Studios so far are declining to reveal their PVOD earnings, save for the lone case of Universal and Trolls World Tour. Trolls cost $19.99 for a 48-hour rental, which has quickly become an industry standard. While this lack of disclosure prevents analysts from judging a film’s standing, it seems crystal clear that big tentpoles with a budget of $100 million-plus need a theatrical release to be financially viable — which is why almost every mega-event pic slated for 2020 has been delayed for theatrical release. The reach of the global box office in terms of merchandising, establishing franchises and generating billions in ticket sales cannot be replicated.
Skipping Theaters? Hollywood Studios Weigh Risks of PVOD | Hollywood Reporter
There’s a lot to unpack here, but at some point studios are going to have to fish or cut bait. The two options that occur to me as to why they’re not reporting PVOD numbers are:
A) The revenue is so poor they don’t want to look like fools and scare investors, or
B) The revenue is so good they don’t want to scare exhibitors, who are already honked off at this entire situation.
Turns out making original stories at a reasonable budget and then mounting effective marketing campaigns is a winning strategy in the age of franchise blockbusters.
Source: The “Green Knight” trailer: A24 films continue to stand out — Quartz
Were any of them ever really going to? More to the point, was that the goal? Some of these underperformed for sure, but it’s a silly yardstick by which to measure success.
Source: Avengers: Endgame Opening Weekend Grossed 3x All Sundance 2019 Films | IndieWire
There’s a lot to unpack here, but you can’t say the strategy to keep as much of the movie hidden as possible and keep actors from saying anything meaningful at all didn’t work.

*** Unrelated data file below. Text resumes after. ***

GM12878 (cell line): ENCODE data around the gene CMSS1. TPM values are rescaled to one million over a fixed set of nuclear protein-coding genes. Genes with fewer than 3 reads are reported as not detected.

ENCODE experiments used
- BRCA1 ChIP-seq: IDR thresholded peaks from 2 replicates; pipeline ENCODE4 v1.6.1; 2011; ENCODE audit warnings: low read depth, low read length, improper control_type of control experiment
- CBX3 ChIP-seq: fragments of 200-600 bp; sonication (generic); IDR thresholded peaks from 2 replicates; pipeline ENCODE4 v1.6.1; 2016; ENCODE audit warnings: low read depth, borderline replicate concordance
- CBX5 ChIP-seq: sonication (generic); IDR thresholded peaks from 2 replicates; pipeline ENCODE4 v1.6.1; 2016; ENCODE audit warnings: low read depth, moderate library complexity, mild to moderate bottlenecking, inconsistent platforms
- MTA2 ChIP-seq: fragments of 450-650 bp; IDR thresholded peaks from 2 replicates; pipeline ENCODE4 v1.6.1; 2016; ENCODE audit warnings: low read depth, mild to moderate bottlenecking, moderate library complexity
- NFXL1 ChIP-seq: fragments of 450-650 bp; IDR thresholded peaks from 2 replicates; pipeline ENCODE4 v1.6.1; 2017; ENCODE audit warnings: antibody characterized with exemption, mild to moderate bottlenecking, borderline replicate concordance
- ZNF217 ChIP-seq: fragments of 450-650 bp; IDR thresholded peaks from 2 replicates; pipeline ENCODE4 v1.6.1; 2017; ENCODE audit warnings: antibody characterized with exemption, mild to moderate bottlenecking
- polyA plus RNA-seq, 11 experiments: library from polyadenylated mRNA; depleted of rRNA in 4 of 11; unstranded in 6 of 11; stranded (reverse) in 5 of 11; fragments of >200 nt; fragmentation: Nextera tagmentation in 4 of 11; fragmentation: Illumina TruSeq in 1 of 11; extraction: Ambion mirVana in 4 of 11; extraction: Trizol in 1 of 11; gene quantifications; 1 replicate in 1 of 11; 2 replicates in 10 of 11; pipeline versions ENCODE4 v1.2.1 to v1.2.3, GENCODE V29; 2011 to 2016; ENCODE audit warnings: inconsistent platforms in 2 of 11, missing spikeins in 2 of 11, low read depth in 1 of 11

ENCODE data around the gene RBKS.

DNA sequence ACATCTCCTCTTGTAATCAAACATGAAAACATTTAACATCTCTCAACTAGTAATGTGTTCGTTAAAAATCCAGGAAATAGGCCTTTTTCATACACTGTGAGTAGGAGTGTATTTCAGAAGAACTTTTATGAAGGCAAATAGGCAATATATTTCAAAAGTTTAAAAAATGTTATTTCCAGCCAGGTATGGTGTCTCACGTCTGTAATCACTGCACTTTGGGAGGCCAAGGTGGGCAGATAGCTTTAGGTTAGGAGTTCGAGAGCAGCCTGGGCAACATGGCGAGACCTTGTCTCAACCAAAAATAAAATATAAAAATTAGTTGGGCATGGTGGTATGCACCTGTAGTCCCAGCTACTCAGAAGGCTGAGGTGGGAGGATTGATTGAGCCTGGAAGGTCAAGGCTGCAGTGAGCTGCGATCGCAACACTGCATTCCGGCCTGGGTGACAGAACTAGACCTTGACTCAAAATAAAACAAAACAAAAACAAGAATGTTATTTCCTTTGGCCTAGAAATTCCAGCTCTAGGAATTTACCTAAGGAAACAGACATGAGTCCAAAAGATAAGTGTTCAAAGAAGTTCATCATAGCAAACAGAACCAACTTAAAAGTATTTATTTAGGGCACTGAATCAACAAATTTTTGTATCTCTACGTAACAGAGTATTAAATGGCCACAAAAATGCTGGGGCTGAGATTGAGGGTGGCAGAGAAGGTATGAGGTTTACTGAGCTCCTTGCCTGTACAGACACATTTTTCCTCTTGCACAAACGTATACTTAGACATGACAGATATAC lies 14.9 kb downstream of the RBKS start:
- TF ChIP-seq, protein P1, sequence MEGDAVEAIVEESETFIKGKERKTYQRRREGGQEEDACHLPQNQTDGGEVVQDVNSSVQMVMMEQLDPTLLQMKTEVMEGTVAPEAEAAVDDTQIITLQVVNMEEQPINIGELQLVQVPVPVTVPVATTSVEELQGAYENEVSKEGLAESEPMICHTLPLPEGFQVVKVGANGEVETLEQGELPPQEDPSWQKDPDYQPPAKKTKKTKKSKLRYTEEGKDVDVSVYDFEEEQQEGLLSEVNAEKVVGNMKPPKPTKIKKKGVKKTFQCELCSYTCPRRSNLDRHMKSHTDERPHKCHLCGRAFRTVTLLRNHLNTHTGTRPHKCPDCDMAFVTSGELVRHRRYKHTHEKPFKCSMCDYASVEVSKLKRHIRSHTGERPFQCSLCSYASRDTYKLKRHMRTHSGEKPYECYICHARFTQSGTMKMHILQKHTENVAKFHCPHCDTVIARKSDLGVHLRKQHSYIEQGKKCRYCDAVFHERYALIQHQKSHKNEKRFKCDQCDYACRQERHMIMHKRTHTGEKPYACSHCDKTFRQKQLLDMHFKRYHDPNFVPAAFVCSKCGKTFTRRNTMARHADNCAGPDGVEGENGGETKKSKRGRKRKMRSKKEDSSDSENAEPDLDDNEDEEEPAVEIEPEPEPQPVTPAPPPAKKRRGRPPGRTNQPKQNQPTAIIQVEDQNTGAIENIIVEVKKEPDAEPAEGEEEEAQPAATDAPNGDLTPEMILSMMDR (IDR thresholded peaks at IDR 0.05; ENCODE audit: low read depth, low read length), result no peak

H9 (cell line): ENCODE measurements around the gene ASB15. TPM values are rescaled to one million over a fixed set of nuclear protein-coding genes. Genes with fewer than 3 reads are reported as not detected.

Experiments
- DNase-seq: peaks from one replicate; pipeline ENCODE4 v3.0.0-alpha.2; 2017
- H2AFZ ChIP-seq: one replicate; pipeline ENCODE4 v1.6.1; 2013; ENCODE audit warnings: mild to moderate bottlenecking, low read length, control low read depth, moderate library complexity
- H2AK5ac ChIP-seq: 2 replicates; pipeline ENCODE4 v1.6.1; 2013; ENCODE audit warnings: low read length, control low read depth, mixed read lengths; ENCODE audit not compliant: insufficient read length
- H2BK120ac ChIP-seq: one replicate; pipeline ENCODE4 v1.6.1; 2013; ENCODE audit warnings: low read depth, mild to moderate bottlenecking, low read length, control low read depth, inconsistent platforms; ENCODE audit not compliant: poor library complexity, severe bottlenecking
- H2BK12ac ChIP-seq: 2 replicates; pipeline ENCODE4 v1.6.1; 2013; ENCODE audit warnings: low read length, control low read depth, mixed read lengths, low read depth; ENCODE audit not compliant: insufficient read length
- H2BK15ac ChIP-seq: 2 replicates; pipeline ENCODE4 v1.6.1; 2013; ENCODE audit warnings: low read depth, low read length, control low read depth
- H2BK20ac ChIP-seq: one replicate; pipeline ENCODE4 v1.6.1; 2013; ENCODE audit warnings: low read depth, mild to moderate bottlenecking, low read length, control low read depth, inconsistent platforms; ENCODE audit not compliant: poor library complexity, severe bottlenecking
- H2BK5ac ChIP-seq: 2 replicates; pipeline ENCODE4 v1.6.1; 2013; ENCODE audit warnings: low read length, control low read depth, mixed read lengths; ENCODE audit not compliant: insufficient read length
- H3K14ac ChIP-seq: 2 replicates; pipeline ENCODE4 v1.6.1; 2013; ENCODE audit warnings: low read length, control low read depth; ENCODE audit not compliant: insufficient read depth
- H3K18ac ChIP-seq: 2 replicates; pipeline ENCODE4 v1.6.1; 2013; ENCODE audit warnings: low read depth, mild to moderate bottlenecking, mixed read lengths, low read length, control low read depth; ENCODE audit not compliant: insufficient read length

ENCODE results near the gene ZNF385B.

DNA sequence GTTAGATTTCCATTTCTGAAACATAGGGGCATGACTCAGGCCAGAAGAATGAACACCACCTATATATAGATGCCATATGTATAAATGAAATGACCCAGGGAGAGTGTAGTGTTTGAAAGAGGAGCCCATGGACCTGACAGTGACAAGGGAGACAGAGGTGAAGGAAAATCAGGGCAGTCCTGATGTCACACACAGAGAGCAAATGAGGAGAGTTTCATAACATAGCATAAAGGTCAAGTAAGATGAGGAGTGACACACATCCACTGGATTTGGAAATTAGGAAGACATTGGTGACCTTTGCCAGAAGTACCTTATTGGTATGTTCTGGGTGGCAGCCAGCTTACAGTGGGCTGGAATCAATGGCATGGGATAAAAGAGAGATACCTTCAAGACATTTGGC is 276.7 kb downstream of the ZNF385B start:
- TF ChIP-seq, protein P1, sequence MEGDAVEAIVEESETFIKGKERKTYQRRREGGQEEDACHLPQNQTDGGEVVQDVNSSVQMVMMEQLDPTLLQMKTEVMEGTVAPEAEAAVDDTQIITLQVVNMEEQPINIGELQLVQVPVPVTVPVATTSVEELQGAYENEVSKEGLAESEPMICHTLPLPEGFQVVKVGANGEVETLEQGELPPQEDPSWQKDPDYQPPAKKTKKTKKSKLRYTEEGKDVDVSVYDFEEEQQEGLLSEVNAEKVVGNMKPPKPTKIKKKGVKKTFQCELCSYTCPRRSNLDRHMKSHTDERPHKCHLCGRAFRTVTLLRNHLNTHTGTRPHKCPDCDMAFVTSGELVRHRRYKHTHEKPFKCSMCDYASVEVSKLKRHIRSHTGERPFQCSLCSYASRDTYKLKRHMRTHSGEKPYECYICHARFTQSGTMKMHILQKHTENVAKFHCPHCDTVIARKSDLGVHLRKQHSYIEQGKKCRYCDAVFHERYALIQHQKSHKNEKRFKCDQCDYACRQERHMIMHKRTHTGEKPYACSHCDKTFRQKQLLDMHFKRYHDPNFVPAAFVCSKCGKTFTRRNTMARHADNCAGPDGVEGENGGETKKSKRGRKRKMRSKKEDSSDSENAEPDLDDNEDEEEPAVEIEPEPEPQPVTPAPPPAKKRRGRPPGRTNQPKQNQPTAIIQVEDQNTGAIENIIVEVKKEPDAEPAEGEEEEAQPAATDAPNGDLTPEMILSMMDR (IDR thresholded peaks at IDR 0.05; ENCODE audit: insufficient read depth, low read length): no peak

Source: “Avengers: Endgame” and “The Mandalorian” Marketing Team Talk Secrecy – Variety
Lots of interesting comments on movie marketing here, but also some insights into how insular the industry tends to be when selling films.
Source: Movie Marketing Insiders Talk Rotten Tomatoes, ‘Parasite’ Success and Online Haters | Hollywood Reporter
Very interesting analysis of how YouTube trailer views can often act as a rough measure of a movie’s box office success. Not perfect, but more or less directionally indicative.
Source: Can YouTube Trailer Views Predict Box Office Openings? | Hollywood Reporter
The title treatment for JOKER was pretty cool, despite my lack of interest in the movie itself, so this look at how it was designed is a good reminder of the role typefaces and lettering play in all forms of marketing.
Source: How Joker’s gritty logo was created with wood type letterpress – The Verge
It may be true that those who stream a lot of movies still see a lot in theaters, but you have to wonder how long that will hold as the original features online become more common and higher profile.
Source: Survey: Streaming’s Film Boom Won’t Sap Theater Attendance – Variety